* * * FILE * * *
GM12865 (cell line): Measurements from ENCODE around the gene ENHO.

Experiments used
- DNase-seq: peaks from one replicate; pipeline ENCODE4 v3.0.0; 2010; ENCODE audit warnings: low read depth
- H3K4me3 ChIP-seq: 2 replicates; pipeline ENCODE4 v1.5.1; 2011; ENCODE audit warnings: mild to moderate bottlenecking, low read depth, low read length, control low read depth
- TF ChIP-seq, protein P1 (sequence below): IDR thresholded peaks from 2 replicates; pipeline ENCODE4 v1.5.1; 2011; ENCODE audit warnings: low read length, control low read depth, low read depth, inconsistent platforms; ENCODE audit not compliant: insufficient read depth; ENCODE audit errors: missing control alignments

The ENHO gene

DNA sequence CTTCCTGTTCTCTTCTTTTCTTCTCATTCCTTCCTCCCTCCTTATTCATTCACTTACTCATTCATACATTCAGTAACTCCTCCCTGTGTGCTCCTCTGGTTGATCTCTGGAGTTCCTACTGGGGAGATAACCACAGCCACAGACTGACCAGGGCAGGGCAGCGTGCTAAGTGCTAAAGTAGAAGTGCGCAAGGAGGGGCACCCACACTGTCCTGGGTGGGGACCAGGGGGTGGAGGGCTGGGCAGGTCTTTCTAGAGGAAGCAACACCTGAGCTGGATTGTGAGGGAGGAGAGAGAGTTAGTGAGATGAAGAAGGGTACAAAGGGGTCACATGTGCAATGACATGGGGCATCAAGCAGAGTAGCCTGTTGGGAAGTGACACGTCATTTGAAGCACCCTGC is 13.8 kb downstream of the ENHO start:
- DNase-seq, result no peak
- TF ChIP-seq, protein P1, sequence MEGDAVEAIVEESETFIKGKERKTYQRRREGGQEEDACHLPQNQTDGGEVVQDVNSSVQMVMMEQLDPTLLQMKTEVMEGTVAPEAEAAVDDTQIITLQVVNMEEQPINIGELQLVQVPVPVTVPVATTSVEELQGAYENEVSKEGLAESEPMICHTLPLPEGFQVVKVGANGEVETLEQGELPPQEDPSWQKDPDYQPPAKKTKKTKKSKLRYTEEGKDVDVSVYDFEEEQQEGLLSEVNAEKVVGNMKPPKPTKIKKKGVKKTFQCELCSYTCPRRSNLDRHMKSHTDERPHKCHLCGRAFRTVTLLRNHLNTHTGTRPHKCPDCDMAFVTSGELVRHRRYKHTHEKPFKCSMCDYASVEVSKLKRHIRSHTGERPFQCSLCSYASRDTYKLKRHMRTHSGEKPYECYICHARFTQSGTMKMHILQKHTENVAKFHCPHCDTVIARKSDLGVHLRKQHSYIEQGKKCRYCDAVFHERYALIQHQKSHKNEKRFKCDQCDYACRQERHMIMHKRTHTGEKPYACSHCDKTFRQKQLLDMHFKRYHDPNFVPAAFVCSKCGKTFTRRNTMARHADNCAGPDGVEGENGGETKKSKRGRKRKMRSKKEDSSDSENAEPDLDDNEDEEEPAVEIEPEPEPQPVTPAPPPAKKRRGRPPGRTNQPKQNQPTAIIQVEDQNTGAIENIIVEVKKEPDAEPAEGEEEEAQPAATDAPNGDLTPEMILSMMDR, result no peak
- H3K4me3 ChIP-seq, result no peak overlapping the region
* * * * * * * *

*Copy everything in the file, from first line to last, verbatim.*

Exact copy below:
GM12865 (cell line): Measurements from ENCODE around the gene ENHO.

Experiments used
- DNase-seq: peaks from one replicate; pipeline ENCODE4 v3.0.0; 2010; ENCODE audit warnings: low read depth
- H3K4me3 ChIP-seq: 2 replicates; pipeline ENCODE4 v1.5.1; 2011; ENCODE audit warnings: mild to moderate bottlenecking, low read depth, low read length, control low read depth
- TF ChIP-seq, protein P1 (sequence below): IDR thresholded peaks from 2 replicates; pipeline ENCODE4 v1.5.1; 2011; ENCODE audit warnings: low read length, control low read depth, low read depth, inconsistent platforms; ENCODE audit not compliant: insufficient read depth; ENCODE audit errors: missing control alignments

The ENHO gene

DNA sequence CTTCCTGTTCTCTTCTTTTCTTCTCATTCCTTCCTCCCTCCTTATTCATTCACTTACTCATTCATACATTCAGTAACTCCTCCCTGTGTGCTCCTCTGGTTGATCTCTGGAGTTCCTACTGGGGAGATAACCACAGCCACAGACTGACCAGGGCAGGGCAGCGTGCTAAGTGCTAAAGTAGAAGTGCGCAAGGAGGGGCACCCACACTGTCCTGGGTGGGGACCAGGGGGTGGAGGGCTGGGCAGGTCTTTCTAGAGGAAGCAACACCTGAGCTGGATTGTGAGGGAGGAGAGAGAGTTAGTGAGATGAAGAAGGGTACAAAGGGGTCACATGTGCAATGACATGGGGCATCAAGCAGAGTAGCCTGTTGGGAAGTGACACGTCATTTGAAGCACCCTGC is 13.8 kb downstream of the ENHO start:
- DNase-seq, result no peak
- TF ChIP-seq, protein P1, sequence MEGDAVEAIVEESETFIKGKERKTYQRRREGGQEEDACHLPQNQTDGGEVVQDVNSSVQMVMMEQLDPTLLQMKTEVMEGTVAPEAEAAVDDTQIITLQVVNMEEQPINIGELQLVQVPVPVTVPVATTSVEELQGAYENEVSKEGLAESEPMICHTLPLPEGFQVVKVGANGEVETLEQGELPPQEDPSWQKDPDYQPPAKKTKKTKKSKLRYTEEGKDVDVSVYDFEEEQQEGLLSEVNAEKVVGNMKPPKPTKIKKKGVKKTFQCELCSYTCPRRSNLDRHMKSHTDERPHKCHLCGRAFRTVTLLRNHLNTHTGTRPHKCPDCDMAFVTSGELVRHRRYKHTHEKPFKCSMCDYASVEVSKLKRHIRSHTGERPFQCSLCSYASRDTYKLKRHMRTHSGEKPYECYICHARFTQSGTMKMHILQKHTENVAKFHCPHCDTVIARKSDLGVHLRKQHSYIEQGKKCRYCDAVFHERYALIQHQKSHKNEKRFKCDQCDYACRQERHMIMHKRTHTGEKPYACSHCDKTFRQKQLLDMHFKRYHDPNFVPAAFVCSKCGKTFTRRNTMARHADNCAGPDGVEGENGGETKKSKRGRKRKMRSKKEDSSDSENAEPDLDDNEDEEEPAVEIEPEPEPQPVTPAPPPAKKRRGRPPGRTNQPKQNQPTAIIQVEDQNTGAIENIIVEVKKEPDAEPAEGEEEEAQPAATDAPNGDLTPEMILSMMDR, result no peak
- H3K4me3 ChIP-seq, result no peak overlapping the region